Flash into the Speedforce
Following on immediately from The Captain Cold Storyline is Part 2: (full in). If you’ve been keeping up with my Flash Graphic Novel Read Through then you know that I regard the series very highly.
Last issue the tension ranked up to a fever pitch with Barry heading into the Speedforce in order to save Iris. Can this arc score another high mark or will this be the first Flash that feels like a dud?
Let’s run in to find out?
(Let’s run in to find out? That’s not a saying, these reviews are getting worse and worse).
The Speed Force
Upon entering the Speed Force Barry is accosted by Turbine. A World War Two pilot who has been trapped in the dimension for over 70 years. He explains to Barry that he is not his enemy and acts as exposition to describe exactly how the Speed Force works.
Instantly I was hit by Manapul’s art. Once again it stands head and shoulders above most comics in it’s layout. Instead of straightforward panels, Manapul is able to take the reader on a dynamic journey that adds subtext to what is going on around the characters. If we are in the topsy turvy world of the Speedforce then we are shown this in the panels. Juxtaposing this, reality is straightforward and more of an orthodox design.
It all seems extremely well thought out and adds a high standard to the books that seldom comics share.
In the real world we are shown glimpses of Barry’s funeral and once again get a closer look at policemen’s perspectives on the vigilante. It remains a fascinating aspect that I’ve never really seen in the Flash till this arc.
Humans have always feared what they don’t understand and I get the feeling that this is the main motive behind the Police Force’s dislike for the scarlet speedster.
They believe that The Flash acts without responsibility. In contrast, in the Speed Force we learn that if The Flash does not run then there is nowhere for the Speed energy to vent. This causes anomalies that allows objects to disappear, explaining Turbines pulling from time.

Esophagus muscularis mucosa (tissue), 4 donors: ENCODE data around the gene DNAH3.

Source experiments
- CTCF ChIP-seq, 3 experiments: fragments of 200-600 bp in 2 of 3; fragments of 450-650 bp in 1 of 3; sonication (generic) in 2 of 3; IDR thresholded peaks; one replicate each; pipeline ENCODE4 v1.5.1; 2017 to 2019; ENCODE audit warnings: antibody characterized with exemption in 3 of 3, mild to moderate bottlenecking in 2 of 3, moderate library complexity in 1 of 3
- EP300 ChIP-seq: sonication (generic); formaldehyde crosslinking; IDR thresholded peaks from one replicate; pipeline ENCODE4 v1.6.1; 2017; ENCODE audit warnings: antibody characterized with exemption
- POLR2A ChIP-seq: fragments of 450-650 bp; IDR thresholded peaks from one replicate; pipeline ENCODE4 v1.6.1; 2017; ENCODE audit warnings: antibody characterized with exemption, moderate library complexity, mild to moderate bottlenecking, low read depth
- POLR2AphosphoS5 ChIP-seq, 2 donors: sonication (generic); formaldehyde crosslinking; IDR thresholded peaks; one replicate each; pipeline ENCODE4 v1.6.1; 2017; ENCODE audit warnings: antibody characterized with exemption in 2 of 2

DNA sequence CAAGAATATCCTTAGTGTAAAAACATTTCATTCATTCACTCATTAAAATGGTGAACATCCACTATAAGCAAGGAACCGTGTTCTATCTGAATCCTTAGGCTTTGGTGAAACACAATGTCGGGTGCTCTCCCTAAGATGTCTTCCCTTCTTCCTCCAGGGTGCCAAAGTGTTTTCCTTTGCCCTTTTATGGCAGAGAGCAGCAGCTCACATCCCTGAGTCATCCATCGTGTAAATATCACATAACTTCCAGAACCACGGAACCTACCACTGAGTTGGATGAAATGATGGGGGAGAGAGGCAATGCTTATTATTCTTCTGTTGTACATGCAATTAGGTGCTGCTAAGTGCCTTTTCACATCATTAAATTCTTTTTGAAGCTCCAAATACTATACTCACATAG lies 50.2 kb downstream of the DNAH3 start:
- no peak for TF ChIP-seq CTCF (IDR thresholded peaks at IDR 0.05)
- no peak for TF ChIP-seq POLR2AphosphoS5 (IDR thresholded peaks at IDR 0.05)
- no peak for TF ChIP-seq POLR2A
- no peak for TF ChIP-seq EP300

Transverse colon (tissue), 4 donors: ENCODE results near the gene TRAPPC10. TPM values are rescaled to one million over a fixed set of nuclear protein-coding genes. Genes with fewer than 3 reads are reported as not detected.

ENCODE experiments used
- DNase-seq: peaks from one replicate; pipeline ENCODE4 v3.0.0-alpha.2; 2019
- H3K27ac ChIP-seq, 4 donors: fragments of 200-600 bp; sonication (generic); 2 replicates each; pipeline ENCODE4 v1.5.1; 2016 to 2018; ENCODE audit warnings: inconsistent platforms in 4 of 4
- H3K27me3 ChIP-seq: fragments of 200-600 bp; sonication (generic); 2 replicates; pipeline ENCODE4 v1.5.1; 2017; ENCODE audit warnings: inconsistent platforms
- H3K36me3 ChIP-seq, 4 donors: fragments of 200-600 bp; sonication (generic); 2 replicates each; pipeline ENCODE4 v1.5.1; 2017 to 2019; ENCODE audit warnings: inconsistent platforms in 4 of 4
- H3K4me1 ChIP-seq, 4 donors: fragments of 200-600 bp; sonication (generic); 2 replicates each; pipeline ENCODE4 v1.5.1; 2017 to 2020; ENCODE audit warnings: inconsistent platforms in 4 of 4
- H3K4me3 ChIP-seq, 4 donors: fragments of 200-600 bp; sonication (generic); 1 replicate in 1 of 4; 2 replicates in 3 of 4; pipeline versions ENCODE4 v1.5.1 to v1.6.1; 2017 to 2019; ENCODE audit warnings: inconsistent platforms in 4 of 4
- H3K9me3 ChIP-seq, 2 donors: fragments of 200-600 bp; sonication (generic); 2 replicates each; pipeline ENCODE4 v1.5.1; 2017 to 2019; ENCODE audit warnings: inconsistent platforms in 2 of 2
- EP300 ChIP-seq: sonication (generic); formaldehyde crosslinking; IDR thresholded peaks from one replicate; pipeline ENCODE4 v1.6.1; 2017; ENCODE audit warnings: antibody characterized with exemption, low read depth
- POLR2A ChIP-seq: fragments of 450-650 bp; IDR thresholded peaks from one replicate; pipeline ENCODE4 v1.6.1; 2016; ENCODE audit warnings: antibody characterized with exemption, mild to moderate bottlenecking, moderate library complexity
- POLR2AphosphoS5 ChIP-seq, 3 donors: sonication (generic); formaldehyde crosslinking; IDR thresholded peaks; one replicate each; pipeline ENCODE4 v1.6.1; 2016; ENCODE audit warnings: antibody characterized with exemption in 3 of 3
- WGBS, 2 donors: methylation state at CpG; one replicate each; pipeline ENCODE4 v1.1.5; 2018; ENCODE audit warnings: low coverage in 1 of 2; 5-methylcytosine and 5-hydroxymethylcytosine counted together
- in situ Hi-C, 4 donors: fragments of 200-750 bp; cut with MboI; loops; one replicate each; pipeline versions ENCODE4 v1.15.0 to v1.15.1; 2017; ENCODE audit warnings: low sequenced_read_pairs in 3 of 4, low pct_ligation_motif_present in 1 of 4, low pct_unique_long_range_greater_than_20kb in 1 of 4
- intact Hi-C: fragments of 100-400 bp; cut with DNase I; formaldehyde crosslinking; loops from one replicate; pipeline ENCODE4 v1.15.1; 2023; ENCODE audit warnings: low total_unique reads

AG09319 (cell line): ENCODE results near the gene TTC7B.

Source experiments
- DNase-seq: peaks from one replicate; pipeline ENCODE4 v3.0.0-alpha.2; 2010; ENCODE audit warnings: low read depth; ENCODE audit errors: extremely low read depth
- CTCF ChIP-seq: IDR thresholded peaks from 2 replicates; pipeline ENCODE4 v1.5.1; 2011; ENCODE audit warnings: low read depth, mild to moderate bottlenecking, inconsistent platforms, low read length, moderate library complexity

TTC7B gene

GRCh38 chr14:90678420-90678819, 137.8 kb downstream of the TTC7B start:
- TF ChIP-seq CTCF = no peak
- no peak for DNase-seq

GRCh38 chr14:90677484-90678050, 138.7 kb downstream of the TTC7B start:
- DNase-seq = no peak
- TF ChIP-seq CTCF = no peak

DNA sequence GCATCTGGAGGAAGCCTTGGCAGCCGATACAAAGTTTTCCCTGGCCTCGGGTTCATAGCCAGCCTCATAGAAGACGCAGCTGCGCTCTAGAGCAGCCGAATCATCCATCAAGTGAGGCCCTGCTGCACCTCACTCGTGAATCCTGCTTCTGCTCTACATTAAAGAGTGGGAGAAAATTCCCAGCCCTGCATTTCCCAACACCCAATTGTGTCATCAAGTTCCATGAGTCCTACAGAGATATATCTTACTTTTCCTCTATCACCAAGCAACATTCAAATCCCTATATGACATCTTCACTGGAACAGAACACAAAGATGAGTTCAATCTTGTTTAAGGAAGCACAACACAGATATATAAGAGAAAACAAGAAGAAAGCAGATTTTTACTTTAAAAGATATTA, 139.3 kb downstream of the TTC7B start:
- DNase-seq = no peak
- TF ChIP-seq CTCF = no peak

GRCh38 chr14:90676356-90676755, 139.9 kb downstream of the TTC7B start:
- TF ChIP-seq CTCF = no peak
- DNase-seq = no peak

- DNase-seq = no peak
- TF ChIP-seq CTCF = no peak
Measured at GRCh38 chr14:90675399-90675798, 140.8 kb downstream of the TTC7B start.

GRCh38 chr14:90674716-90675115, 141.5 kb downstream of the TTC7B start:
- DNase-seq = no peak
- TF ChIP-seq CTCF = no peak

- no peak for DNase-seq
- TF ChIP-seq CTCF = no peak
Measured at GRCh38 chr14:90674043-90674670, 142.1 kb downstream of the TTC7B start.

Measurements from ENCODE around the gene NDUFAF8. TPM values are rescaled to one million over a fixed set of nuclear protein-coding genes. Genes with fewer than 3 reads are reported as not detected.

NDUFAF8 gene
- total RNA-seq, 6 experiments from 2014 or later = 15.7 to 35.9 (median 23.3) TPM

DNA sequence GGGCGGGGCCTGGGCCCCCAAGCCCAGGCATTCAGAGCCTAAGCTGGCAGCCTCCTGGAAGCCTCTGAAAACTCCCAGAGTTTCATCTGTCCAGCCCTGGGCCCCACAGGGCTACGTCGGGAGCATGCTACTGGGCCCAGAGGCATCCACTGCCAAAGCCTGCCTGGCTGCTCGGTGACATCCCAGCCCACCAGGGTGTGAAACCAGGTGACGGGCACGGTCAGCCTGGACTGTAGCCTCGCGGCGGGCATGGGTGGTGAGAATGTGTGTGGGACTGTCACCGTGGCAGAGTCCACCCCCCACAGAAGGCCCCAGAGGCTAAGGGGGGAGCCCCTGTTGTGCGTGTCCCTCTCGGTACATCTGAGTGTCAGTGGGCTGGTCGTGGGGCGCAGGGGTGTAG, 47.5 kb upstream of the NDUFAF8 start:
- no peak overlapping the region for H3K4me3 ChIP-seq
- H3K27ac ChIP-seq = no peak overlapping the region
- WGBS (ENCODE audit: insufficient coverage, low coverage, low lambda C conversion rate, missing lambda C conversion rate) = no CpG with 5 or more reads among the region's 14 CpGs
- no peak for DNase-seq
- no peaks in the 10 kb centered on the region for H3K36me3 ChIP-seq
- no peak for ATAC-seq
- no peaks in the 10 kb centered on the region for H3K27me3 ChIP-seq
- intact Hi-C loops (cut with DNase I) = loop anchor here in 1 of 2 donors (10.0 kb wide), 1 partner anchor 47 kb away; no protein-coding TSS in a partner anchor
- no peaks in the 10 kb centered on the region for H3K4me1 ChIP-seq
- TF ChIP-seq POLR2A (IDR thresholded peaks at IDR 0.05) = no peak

It adds a weight and drive to Barry’s powers that were never really there before this arc. If he does not run, if he is not The Flash, then the world is in peril. He has been a hero all along, completely unbeknownst to his true purpose.
I’m spinning around, move out of my way
We learn Turbine’s true motives when he explains that he has tried to get home several times but failed. Every time there has been an anomaly thus far it has been due to him.
Barry is of course angry at this fact but it’s hard not to sympathise with the ex-world war two pilot. He has been trapped in the Speed Force for so long, everyone he has ever know is dead and he just wants to get home.
This has always been the beauty of Flash’s villains. They are all human and have reason behind their motives.
Well…I say all human…
In anger Barry drags Turbine into the Speed Force and lands directly in the middle of a battle to the death between Gorilla Grodd and his Father. Gorilla City is now under his command and with Barry being struck with amnesia the tension could not be higher.
The civilisation’s introduction to the New 52 could not be better crafted. We see both the wisdom and cruelty here that really adds depth to the species. Whilst it has glimmers of Planet Of The Apes I have always viewed Gorilla City as a shade of our own culture. There is brutality juxtaposed with kindness here and the city show a balance that reflects our own humanity.
Whilst the elders view Flash as the chosen one, foretold in prophecy, Grodd believes it to be a lie. He takes his rage out on Barry, causing the speedster to remember who he once was. Their battle is epic, if a little short. It does sew the seeds for further conflicts but I wish that it had’ve felt more developed here as it was Gorilla Grodd’s introduction.
Flash frees the city, as we get a hint towards The Weather Wizard in what has been a great continuation of the run.
Rogue’s Revolution has once again continued upon it’s path of delivering a great story for The Flash. Whilst I wish that elements of the issues were slightly more developed there is still a lot to love and take from in this run.
If like me, you thought that The Flash comics wouldn’t be interesting, then you are mistaken and missing out. These are some of the best stories that the New 52 has to offer and shouldn’t be overlooked.